Doctor of Philosophy
School of Information Technology and Computer Science - Faculty of Informatics
Fares, Tony Yussef, Digital rights management for smart containment objects, PhD thesis, School of Information Technology and Computer Science, University of Wollongong, 2005. http://ro.uow.edu.au/theses/474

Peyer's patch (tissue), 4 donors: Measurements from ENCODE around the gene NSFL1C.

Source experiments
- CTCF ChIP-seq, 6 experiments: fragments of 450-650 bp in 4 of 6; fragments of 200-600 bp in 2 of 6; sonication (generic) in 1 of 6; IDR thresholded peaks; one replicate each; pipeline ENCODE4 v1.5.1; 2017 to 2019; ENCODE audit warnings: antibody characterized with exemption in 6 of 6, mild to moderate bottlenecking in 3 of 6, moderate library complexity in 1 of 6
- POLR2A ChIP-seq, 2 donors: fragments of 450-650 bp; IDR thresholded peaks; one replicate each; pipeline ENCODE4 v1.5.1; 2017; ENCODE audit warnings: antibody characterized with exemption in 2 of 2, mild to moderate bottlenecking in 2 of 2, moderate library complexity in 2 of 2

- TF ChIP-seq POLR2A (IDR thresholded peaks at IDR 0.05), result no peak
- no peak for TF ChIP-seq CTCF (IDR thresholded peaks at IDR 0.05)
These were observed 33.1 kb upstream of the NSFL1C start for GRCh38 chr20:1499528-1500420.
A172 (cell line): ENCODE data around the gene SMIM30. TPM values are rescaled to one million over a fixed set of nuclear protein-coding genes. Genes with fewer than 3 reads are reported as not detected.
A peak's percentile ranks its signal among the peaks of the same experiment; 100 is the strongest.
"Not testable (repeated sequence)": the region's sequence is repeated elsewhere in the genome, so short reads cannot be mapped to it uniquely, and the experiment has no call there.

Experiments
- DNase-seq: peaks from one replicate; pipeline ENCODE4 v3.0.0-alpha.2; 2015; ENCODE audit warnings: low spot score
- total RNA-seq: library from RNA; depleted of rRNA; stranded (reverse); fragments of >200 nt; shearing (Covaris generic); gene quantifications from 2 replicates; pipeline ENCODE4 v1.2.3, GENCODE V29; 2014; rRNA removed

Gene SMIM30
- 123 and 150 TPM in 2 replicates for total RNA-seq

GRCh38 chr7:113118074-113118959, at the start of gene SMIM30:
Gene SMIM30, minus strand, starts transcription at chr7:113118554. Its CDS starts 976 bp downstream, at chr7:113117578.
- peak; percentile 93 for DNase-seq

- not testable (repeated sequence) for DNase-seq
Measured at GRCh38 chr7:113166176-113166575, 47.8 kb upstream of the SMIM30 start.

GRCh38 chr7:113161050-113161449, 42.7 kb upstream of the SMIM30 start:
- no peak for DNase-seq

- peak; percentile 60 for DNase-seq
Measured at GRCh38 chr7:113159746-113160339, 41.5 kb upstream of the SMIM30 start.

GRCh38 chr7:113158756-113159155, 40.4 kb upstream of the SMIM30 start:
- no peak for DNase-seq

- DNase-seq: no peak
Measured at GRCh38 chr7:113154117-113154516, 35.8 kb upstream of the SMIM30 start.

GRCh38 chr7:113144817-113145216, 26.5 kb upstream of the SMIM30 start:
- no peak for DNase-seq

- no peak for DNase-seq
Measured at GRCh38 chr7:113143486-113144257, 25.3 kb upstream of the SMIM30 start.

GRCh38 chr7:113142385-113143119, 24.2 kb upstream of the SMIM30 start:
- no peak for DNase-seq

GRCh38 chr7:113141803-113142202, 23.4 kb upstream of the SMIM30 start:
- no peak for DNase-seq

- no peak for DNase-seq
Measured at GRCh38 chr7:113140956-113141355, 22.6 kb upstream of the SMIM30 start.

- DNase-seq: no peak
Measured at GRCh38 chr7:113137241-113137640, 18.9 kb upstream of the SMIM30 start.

Copyright law has been created to satisfy a variety of objectives including promoting knowledge in communities and encouraging authors and content producers to create more content. Originally, copyright measurements were proposed as means of controlling access to content. Over time, they have been defined as the degree of control authors or distributors can exercise over their works. Technologists and smart-device manufacturers identified such new rights management market, and invented new encryption algorithms and devices with the belief that technical solutions alone could provide full content protection. A clear differentiation must be drawn between the actual and expected results of rights management technologies. These technologies may reduce unauthorized content access, but cannot fully protect content. This is because security devices may be circumvented and security solutions may be attacked through their weakest point. Further research about copyright management revealed that this is not a new concept. Copyright issues and infringements have already been in existence in different shapes and forms since the pre-digital age. The growth in Internet use led to the definition of a new form of rights management known as Digital Rights Management (DRM). DRM is defined as the management of intellectual property exchanged in digital form. DRM, after more than twenty years since information digitization started, is still considered by most businesses as complex, expensive, and hard to adopt. Most content anagement businesses perceive DRM automation as an unnecessary step since it may increase complexities and costs in communications with other peers, suppliers, or customers. DRM is complex for a variety of reasons and one of the major contributors to the complexity is the lack of standardization among various DRM products available on the market today. Given such DRM complexity, this dissertation has been developed to include objectives that address two main aspects of DRM: First, providing a comprehensive, yet simple, definition of DRM. This has been achieved through the definition of a DRM framework called the Holistic Rights Framework (HRF), which covers social, legal, and echnological facets of DRM and their relationships. HRF is intended to provide a useful model that can be used as a reference by anyone interested in or impacted by copyright legislation. The HRF may provide additional benefits for technologists through better understanding of legal and social factors and implications related to DRM, thus resulting in better-designed products with the possibility of higher consumption or usage. Second, this dissertation addresses one example of the HRF technical facet: the integration of Rights Expression Language (REL) and Content Packaging. This section describes how an extension to a REL (i.e. XrML) and Content Packaging (i.e. IMS Content Packaging) has been achieved. The result is a set of methods or APIs that can be invoked as a web service to manage rights across containment objects. Those APIs may also be invoked by rendering application-toquery rights before rendering content. Such rights management and control over the smallest sub-object in each containment object preserve authors’ rights and encourage them to produce more. This concept contributes to digital objects’ re-use and helps in preserving owners’ rights over their creation when they are exchanged or organized as part of a containment object. It also helps consumers by giving them the choice to access only the information they want rather than accessing the whole containment object, thus costing less. In addition, it is complemented with a few examples illustrating its applicability and usage in real life. Those examples cover how a user or an object may automatically query or set rights across a containment object using the developed API. A proof of this concept has been achieved through the development and delivery of a set of APIs and demonstrators capable of invoking various DRM-related methods on a containment object. The contribution to knowledge by this research is summarized in two main areas: 1) conceptual; through the new definition of a DRM framework with the intention to increase awareness among various DRM stakeholders towards DRM facets; and 2) technical; through integrating REL and Content Packaging that preserves content producers’ rights and encourages them to produce more.